1. Worshipping God

“Well, yes, we’d expect a church to do that…” Yes, and if we stopped worshipping God, or stopped believing in what we did, or lost confidence in the God we worship, we’d stop being a church! Worship isn’t just something we feel we have to do – it’s where we get strength for everything else we do. It’s where we get in touch with God, learn old and new things about God, give God “worth-ship”. And it’s from our worship that we are guided to get involved in the life of our community.

The style of our worship is quite traditional, but over the years we’ve slowly changed, to include some more modern songs, and in the last few years to become more child-friendly without losing the reverence that’s appropriate to being with God. We haven’t got it right yet – we’re on a journey…

When do we worship God? – Our main service is at 10am on Sunday mornings. It’s a Parish Eucharist, with sung settings of some parts of the service (which the children learn very quickly, as we sing them every week), Bible readings, a sermon and prayers, and the blessing and sharing of the bread and wine.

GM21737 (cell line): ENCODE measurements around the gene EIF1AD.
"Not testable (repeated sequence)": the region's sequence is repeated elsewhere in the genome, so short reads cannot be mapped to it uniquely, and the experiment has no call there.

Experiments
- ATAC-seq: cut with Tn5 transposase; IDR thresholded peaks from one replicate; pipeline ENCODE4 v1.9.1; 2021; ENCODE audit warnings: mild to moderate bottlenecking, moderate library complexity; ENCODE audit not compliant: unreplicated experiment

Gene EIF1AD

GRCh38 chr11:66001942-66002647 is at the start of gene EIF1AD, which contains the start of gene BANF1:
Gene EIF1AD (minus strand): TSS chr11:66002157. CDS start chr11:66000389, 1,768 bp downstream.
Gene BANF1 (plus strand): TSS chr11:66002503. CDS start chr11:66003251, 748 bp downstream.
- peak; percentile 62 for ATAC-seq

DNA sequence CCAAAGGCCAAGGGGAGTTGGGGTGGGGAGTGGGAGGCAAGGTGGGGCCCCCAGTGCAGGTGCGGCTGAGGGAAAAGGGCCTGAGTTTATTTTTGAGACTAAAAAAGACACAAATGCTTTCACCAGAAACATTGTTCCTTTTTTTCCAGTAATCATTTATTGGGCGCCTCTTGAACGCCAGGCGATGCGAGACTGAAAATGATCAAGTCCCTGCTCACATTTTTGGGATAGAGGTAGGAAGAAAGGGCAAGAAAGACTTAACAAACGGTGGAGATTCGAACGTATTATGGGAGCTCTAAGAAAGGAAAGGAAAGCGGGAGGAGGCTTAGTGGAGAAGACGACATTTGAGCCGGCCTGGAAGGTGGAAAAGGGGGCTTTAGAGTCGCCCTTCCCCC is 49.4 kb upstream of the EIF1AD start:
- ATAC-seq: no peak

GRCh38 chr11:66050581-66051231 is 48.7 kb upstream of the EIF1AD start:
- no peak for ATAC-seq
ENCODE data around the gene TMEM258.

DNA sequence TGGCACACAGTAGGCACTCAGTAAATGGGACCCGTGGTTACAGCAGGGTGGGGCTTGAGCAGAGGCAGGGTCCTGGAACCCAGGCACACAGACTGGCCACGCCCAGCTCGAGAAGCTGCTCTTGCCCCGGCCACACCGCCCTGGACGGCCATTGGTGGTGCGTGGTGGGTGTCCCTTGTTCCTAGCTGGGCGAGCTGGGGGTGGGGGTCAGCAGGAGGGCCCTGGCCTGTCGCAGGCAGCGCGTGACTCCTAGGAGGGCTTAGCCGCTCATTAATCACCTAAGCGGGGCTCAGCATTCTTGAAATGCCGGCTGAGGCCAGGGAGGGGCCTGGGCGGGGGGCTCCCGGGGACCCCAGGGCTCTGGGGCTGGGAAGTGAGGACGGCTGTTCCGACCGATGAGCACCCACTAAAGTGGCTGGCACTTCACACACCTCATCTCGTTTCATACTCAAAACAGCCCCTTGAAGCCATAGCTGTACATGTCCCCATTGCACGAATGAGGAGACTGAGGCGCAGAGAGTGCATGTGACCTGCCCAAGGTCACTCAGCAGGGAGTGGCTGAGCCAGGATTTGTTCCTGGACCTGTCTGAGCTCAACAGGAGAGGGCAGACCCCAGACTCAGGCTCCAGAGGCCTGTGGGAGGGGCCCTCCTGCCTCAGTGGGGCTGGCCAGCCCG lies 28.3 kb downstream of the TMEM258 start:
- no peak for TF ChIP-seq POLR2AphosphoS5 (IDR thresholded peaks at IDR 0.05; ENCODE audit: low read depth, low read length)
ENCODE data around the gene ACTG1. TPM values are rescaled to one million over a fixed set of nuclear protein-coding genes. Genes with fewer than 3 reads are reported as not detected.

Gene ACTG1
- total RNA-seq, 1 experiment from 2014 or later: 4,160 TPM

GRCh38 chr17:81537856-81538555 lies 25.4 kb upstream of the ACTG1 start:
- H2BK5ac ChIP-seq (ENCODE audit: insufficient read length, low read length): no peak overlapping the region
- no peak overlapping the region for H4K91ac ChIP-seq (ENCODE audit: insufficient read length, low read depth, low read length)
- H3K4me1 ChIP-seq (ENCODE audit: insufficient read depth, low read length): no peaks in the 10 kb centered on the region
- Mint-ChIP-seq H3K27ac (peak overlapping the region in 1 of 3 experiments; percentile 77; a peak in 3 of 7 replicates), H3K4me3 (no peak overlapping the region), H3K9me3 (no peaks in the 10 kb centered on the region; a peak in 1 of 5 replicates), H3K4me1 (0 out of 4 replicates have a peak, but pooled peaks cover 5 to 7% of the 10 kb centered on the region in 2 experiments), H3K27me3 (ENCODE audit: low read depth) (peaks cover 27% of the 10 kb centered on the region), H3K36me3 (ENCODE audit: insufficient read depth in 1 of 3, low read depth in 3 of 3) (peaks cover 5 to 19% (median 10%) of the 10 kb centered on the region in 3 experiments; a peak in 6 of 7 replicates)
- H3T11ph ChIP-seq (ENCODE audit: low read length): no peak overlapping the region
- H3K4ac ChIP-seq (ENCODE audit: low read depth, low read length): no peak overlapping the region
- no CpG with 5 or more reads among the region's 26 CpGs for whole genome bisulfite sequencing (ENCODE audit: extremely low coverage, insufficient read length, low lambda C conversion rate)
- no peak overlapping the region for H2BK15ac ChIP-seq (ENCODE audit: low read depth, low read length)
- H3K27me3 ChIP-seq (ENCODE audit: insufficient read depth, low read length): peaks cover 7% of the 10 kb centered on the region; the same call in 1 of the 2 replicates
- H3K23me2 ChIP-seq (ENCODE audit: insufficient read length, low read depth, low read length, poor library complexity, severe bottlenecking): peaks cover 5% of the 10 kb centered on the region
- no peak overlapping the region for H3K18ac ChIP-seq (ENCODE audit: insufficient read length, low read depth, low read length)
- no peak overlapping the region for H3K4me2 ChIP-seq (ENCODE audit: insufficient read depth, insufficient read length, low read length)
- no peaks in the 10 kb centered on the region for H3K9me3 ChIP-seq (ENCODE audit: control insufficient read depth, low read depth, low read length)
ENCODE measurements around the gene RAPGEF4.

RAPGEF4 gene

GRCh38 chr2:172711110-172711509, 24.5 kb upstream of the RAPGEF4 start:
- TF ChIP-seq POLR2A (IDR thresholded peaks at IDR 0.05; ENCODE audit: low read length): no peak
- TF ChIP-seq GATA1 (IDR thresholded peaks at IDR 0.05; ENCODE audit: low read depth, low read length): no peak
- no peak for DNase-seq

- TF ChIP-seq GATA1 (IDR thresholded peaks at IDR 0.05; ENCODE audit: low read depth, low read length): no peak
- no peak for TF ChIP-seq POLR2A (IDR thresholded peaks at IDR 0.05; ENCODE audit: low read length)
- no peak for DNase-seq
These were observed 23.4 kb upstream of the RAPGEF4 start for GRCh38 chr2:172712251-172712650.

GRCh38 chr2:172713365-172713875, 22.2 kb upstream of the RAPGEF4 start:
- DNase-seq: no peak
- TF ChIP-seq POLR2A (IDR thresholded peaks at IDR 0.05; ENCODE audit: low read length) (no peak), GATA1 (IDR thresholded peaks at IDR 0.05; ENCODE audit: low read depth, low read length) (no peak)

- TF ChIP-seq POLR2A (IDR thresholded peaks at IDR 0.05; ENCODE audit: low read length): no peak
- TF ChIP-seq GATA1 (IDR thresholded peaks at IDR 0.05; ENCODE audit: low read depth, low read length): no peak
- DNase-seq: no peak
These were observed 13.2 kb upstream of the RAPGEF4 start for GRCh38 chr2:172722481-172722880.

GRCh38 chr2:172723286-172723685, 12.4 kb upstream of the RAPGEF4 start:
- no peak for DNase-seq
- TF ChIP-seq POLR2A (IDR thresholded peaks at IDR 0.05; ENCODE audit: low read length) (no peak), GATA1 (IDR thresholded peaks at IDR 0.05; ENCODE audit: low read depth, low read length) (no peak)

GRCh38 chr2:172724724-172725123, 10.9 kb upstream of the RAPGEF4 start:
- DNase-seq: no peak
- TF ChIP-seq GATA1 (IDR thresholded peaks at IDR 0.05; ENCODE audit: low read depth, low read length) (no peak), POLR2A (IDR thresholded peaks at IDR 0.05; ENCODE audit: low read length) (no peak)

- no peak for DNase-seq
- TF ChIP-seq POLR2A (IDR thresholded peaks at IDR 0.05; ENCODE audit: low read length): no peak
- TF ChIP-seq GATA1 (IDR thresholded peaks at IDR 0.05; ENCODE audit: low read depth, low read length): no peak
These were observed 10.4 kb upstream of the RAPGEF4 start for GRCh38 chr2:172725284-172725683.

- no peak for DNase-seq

The service includes “family time”, with notices and celebration of people’s birthdays and anniversaries. And we stay afterwards for a drink and biscuit in the hall.

Note: Eucharist means Thanksgiving. It’s another name for Holy Communion – Communion means being closely together, with God and each other. Yet another name is “Mass”, which comes from the last part of the service, when we are dismissed to serve God back in the world.

We also hold a regular Communion service at 9.30am on Wednesdays. This is a quieter service, using the older Prayer Book form of worship. But the atmosphere of prayer, and listening to the sermon, is just as deep.

We hold baptism services on Sundays, at a time that suits the family and the church. These are booked with the family concerned, as are weddings, which take place on Saturday afternoons (usually!). And, of course, we welcome families to funerals in church, as well as at the local crematorium.

And, day by day, we pray Morning Prayer in the small chapel at the east end of the church. Sometimes it’s only one person – sometimes it’s half a dozen. We read the Bible, praise God in words ancient or modern, and pray for our world, our church and especially for our parish of Braunstone Park.

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